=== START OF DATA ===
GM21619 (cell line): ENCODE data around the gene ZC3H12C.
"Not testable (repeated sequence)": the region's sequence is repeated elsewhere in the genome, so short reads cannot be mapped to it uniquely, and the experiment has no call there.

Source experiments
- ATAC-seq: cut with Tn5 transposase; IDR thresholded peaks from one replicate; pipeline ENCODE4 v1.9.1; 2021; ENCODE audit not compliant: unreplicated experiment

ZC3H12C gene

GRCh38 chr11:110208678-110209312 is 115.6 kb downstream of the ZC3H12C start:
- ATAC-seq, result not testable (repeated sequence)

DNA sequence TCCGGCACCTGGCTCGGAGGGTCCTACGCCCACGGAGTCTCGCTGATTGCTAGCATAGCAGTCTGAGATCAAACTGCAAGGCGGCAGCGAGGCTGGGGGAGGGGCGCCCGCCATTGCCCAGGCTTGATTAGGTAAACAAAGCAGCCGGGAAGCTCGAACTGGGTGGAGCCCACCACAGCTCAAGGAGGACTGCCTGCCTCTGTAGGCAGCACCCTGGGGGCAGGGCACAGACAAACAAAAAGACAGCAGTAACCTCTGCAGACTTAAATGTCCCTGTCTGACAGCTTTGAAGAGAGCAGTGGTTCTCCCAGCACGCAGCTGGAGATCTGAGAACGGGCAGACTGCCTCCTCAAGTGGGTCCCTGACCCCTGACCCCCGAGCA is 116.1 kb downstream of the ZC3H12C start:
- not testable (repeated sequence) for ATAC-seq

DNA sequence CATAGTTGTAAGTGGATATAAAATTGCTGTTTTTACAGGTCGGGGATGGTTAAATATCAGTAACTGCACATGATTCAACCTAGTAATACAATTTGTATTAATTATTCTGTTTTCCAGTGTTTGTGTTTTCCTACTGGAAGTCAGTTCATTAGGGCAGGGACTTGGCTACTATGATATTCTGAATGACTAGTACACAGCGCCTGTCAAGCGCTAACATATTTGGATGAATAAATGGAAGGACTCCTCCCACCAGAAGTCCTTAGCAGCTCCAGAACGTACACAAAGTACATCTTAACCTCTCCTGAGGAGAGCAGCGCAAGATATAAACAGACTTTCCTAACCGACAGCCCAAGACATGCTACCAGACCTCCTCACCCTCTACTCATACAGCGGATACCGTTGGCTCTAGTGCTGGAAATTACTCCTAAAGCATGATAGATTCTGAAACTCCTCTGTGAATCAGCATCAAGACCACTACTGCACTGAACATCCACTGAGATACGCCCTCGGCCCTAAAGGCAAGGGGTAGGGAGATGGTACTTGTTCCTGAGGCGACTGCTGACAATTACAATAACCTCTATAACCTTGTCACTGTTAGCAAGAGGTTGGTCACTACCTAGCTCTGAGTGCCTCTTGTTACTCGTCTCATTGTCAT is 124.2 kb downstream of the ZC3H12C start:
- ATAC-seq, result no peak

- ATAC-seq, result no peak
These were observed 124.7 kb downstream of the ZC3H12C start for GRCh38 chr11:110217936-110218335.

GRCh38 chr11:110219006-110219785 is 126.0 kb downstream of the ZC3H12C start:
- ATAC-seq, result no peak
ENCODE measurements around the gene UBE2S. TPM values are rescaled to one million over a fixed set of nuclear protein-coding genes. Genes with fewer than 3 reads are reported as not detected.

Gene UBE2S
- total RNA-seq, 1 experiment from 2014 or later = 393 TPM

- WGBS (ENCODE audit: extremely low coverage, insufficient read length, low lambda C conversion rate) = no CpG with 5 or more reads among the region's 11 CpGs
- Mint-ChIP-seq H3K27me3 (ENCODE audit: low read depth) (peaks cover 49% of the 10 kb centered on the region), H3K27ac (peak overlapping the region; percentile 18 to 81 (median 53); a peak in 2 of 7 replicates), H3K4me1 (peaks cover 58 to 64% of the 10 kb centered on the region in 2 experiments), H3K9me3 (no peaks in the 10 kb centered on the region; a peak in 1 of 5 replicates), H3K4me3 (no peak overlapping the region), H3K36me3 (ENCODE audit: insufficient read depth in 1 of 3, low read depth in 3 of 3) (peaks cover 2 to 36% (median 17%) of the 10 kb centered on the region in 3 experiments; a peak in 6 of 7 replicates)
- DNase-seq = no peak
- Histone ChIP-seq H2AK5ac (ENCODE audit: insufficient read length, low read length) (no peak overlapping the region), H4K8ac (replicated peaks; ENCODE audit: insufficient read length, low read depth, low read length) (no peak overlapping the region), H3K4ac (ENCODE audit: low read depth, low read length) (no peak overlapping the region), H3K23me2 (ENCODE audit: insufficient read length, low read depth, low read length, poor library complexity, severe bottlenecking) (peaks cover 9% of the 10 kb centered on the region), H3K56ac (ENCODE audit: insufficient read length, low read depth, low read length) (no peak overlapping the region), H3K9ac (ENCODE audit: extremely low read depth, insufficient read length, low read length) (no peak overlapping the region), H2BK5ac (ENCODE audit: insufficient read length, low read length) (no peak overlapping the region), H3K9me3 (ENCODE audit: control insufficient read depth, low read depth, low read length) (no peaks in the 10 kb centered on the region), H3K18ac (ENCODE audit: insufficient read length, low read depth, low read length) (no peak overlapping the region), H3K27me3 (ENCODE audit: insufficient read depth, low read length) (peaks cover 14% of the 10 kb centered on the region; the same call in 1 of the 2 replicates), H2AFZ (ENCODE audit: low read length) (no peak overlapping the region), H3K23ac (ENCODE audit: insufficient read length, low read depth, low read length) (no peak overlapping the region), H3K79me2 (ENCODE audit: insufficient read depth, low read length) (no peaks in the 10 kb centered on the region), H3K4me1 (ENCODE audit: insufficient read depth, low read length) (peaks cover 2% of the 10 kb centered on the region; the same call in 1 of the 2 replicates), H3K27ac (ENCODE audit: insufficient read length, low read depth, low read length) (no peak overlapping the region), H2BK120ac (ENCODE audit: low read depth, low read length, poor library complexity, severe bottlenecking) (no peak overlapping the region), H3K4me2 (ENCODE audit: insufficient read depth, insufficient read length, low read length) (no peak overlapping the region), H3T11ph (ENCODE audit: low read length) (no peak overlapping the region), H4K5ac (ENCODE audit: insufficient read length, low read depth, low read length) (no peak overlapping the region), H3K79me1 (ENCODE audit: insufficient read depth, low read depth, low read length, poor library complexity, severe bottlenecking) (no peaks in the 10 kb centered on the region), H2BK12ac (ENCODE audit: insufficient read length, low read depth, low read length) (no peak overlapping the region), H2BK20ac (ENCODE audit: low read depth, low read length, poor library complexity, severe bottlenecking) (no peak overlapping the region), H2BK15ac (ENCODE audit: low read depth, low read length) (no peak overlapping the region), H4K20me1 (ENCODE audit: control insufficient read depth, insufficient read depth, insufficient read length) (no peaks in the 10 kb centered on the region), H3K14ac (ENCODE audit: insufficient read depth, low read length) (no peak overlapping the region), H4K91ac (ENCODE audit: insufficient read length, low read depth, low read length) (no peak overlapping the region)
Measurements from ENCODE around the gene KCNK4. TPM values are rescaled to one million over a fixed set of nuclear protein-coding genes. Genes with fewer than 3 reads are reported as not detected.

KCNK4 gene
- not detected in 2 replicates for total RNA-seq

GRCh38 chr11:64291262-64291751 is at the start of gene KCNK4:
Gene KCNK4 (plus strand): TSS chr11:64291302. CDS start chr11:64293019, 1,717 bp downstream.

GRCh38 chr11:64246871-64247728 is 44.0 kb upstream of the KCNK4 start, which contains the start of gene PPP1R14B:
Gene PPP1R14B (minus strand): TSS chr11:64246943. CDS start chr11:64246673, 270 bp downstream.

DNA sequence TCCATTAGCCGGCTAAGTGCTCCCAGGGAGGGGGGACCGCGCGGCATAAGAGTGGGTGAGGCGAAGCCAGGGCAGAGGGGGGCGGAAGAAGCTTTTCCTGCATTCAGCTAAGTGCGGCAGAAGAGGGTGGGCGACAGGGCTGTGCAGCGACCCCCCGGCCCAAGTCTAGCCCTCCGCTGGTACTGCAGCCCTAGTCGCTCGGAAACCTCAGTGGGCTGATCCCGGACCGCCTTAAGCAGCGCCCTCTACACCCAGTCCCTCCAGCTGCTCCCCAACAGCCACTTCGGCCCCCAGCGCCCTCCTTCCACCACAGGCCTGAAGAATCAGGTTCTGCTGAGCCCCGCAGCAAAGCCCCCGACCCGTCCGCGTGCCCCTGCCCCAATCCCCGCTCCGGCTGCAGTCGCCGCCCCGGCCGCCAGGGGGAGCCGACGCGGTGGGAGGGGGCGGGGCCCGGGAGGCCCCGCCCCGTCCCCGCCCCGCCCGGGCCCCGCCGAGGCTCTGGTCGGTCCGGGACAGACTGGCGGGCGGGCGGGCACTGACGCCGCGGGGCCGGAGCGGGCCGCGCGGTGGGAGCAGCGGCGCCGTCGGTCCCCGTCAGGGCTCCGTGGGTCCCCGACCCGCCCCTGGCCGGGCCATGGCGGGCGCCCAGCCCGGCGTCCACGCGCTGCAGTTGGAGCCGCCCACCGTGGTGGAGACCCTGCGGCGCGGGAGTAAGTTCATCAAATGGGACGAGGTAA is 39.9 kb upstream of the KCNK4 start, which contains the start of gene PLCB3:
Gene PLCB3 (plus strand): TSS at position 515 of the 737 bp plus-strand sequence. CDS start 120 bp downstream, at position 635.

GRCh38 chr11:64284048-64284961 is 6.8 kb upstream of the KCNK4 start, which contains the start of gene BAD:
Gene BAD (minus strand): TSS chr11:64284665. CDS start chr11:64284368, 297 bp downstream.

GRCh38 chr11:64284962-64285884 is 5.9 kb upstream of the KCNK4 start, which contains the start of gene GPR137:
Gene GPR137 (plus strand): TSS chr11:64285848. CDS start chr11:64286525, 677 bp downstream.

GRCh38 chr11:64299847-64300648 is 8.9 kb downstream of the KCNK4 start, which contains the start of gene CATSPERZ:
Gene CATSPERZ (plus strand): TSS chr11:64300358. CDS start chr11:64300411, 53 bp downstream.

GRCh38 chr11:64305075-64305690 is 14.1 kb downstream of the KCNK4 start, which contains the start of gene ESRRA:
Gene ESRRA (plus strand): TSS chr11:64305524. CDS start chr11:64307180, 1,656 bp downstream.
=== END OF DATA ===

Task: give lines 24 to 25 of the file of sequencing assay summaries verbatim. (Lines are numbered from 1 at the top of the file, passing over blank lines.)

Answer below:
KCNK4 gene
- not detected in 2 replicates for total RNA-seq